Flower snark

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Flower snark
Flower snarks.svg
The flower snarks J3, J5 and J7.
Girth3 for n=3
5 for n=5
6 for n≥7
Chromatic number3
Chromatic index4
Book thickness3 for n=5
3 for n=7
Queue number2 for n=5
2 for n=7
PropertiesSnark for n≥5
NotationJn with n odd
Table of graphs and parameters
Flower snark J5
Flower snarkv.svg
The flower snark J5.
Chromatic number3
Chromatic index4
Table of graphs and parameters

In the mathematical field of graph theory, the flower snarks form an infinite family of snarks introduced by Rufus Isaacs in 1975.[1]

As snarks, the flower snarks are connected, bridgeless cubic graphs with chromatic index equal to 4. The flower snarks are non-planar and non-hamiltonian. The flower snarks J5 and J7 have book thickness 3 and queue number 2.[2]


The flower snark Jn can be constructed with the following process :

  • Build n copies of the star graph on 4 vertices. Denote the central vertex of each star Ai and the outer vertices Bi, Ci and Di. This results in a disconnected graph on 4n vertices with 3n edges (Ai – Bi, Ai – Ci and Ai – Di for 1 ≤ in).
  • Construct the n-cycle (B1... Bn). This adds n edges.
  • Finally construct the 2n-cycle (C1... CnD1... Dn). This adds 2n edges.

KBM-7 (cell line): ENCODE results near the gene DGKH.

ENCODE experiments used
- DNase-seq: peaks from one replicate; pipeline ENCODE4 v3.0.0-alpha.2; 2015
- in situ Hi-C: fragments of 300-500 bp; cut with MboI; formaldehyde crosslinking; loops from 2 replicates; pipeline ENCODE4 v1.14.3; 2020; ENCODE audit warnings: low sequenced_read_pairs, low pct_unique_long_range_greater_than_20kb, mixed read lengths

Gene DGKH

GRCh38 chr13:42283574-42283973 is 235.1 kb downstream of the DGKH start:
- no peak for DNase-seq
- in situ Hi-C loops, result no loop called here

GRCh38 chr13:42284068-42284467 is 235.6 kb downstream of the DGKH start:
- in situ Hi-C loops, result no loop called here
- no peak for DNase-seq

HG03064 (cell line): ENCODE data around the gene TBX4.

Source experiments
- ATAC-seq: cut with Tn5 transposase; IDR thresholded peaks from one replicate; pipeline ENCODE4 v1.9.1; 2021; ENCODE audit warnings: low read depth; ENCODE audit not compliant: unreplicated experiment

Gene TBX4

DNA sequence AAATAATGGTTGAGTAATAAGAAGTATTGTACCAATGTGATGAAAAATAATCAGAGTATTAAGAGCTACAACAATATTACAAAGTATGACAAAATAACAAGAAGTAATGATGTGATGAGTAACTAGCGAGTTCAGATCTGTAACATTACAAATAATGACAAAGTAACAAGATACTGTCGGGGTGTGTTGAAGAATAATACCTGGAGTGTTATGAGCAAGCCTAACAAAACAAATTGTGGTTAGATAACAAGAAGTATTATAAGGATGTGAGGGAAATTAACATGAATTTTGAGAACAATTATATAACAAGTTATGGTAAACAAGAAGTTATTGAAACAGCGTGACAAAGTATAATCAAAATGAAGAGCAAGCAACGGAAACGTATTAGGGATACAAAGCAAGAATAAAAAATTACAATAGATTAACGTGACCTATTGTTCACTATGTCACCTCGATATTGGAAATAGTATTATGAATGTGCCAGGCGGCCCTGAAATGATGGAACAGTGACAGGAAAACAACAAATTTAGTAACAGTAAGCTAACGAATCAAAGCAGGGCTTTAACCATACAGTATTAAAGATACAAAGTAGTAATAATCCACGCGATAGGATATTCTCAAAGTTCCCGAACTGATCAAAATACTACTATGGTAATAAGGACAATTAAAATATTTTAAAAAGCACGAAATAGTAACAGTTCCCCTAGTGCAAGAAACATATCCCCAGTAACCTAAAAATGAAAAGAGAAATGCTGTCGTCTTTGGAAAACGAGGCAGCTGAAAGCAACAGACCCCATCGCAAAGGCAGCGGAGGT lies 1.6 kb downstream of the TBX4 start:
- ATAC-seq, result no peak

By construction, the Flower snark Jn is a cubic graph with 4n vertices and 6n edges. For it to have the required properties, n should be odd.

Special cases[edit]

The name flower snark is sometimes used for J5, a flower snark with 20 vertices and 30 edges.[3] It is one of 6 snarks on 20 vertices (sequence A130315 in the OEIS). The flower snark J5 is hypohamiltonian.[4]

J3 is a trivial variation of the Petersen graph formed by replacing one of its vertices by a triangle. This graph is also known as the Tietze's graph.[5] In order to avoid trivial cases, snarks are generally restricted to have girth at least 5. With that restriction, J3 is not a snark.



  1. ^ Isaacs, R. (1975). "Infinite Families of Nontrivial Trivalent Graphs Which Are Not Tait Colorable". Amer. Math. Monthly. 82: 221–239. doi:10.1080/00029890.1975.11993805. JSTOR 2319844.
  2. ^ Wolz, Jessica; Engineering Linear Layouts with SAT. Master Thesis, University of Tübingen, 2018
  3. ^ Weisstein, Eric W. "Flower Snark". MathWorld.
  4. ^ Weisstein, Eric W. "Hypohamiltonian Graph". MathWorld.
  5. ^ Clark, L.; Entringer, R. (1983), "Smallest maximally nonhamiltonian graphs", Periodica Mathematica Hungarica, 14 (1): 57–68, doi:10.1007/BF02023582.